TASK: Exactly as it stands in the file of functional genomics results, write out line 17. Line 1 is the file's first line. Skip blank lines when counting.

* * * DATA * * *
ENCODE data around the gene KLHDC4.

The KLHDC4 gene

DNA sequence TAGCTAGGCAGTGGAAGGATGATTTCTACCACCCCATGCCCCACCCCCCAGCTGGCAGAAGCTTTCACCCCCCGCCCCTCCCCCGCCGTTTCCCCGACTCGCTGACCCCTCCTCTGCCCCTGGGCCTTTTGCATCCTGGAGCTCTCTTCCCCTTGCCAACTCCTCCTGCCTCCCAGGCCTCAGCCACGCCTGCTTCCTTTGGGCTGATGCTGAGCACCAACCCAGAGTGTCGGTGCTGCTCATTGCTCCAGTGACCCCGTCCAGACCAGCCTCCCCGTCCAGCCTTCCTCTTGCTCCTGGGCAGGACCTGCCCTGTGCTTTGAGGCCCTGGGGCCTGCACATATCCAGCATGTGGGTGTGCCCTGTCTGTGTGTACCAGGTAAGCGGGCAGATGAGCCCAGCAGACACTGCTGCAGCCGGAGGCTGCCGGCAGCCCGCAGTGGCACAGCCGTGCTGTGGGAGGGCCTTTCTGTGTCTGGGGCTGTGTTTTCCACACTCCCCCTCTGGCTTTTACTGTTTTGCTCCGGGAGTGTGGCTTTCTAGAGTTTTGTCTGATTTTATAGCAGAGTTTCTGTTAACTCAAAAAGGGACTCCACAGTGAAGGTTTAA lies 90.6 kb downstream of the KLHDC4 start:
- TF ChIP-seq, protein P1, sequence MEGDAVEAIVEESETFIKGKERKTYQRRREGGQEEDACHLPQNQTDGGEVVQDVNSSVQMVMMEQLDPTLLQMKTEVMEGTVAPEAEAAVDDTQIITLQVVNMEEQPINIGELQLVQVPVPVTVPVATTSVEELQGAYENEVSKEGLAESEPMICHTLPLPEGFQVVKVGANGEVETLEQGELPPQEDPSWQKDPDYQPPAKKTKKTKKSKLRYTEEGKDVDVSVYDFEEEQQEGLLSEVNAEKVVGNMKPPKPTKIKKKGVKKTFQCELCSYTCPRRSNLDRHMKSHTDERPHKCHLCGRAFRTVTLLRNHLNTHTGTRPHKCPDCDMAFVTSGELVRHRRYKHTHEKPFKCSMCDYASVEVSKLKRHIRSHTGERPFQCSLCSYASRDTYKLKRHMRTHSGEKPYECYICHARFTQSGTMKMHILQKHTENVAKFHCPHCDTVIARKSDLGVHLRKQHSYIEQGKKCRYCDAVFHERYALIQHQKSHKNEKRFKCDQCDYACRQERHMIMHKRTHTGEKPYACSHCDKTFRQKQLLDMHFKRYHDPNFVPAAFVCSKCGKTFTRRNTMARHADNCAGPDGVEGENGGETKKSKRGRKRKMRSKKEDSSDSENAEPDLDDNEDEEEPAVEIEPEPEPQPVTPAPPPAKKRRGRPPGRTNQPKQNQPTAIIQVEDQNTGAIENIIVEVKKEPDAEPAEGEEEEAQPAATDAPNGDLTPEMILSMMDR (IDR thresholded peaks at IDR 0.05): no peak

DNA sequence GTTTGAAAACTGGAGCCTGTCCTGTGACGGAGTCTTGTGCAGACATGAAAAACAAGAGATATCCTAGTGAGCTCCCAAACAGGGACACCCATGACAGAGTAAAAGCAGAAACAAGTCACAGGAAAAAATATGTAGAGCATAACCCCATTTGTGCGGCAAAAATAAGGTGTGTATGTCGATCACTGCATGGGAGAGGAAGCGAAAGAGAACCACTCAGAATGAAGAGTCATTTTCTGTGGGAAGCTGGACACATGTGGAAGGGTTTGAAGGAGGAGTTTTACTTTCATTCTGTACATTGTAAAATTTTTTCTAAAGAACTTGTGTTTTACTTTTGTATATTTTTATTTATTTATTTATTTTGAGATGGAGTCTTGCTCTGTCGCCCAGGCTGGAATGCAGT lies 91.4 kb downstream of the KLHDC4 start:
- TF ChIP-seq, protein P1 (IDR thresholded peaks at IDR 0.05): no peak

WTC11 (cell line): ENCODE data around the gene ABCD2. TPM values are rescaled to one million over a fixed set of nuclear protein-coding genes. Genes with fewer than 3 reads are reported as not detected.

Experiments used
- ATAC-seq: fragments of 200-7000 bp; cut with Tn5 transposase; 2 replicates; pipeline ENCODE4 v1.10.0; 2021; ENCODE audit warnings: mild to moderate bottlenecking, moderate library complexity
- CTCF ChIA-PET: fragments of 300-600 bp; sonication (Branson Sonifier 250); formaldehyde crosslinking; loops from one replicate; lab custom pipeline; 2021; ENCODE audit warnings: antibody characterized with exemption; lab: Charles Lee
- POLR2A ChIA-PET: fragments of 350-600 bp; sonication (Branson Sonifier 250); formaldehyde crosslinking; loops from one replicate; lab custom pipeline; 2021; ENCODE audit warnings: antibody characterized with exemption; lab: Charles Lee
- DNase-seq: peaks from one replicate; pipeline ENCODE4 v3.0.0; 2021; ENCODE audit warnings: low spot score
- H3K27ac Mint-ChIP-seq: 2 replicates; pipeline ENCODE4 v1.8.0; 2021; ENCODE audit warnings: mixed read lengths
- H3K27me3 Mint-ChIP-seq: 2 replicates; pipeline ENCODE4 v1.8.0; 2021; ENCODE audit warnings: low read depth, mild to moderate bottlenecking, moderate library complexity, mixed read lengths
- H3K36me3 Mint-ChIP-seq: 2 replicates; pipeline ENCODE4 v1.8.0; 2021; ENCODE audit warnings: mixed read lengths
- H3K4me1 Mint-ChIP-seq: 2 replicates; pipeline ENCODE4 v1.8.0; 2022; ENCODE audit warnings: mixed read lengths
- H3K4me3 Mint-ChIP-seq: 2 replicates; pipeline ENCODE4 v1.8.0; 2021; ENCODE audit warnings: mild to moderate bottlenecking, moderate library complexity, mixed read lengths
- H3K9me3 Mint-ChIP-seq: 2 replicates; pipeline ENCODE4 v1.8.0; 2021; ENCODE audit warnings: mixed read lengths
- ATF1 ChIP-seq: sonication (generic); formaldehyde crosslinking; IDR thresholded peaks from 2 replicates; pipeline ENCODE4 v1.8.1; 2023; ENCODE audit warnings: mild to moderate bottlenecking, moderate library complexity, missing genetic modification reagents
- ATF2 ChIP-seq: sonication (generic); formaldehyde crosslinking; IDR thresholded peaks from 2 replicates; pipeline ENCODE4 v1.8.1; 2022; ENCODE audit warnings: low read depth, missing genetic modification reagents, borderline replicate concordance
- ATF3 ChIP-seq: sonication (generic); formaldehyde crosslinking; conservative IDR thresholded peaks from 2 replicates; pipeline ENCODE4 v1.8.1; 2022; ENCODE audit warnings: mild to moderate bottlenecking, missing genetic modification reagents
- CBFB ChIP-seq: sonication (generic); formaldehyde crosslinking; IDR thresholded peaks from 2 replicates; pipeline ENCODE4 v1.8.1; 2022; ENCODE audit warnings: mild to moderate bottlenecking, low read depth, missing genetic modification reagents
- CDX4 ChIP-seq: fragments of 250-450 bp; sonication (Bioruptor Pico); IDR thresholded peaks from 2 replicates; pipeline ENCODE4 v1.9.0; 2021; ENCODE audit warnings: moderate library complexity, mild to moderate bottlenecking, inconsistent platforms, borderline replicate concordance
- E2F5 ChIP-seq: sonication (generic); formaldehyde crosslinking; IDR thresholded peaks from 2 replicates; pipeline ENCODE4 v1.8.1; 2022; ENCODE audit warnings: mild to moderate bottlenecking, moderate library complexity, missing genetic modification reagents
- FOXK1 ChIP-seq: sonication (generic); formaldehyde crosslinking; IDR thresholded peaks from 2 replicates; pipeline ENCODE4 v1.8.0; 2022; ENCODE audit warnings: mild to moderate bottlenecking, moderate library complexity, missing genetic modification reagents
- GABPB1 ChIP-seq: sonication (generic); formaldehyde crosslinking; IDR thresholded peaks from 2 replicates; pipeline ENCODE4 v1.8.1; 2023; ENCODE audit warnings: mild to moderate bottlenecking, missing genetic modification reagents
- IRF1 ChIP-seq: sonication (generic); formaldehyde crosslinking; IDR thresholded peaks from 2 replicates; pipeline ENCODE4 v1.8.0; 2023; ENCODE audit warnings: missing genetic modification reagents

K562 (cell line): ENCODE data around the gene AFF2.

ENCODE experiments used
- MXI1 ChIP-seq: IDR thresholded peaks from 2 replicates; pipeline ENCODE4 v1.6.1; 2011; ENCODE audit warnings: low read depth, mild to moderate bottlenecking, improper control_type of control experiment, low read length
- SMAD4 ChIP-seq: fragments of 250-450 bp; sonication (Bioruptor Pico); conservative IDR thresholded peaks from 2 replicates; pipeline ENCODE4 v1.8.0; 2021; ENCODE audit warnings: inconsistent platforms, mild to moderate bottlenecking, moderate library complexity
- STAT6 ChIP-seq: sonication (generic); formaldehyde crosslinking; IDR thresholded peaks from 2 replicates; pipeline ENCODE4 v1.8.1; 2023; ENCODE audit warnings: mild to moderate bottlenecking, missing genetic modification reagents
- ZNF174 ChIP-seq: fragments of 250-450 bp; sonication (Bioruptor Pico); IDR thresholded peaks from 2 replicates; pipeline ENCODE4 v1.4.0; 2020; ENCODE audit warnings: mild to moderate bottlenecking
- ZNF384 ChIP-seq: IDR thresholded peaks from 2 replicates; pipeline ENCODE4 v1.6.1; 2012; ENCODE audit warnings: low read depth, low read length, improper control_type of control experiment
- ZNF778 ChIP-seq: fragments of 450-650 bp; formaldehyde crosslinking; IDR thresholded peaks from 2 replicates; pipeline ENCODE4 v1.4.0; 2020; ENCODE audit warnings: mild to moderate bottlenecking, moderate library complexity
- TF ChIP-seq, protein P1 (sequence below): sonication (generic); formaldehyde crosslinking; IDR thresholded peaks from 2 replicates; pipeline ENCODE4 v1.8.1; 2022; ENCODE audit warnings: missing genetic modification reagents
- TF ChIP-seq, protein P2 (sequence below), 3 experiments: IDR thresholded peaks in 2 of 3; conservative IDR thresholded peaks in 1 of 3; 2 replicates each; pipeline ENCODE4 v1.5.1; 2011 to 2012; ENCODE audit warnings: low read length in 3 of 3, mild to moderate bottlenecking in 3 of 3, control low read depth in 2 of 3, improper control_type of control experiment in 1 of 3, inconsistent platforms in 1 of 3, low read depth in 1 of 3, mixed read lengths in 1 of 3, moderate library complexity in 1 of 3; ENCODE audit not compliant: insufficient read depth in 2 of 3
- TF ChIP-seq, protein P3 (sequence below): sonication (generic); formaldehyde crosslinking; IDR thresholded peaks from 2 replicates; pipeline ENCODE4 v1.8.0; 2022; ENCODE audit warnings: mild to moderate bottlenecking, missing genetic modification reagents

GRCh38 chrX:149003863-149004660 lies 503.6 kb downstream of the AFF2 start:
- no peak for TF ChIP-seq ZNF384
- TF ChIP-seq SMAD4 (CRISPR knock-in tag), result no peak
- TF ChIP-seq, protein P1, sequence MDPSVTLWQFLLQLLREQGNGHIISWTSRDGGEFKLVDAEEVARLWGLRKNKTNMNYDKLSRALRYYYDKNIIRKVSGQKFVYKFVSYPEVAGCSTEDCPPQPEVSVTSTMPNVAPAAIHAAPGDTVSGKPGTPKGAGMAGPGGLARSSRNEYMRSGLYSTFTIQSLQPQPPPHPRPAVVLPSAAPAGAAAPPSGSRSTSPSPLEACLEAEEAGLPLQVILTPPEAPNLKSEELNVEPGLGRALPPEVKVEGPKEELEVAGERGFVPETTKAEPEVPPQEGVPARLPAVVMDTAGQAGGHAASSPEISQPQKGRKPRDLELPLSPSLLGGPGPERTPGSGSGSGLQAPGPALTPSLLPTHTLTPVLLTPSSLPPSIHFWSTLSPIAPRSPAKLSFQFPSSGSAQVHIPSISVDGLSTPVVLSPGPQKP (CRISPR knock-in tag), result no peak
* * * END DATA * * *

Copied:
- H3K4me3 Mint-ChIP-seq: 2 replicates; pipeline ENCODE4 v1.8.0; 2021; ENCODE audit warnings: mild to moderate bottlenecking, moderate library complexity, mixed read lengths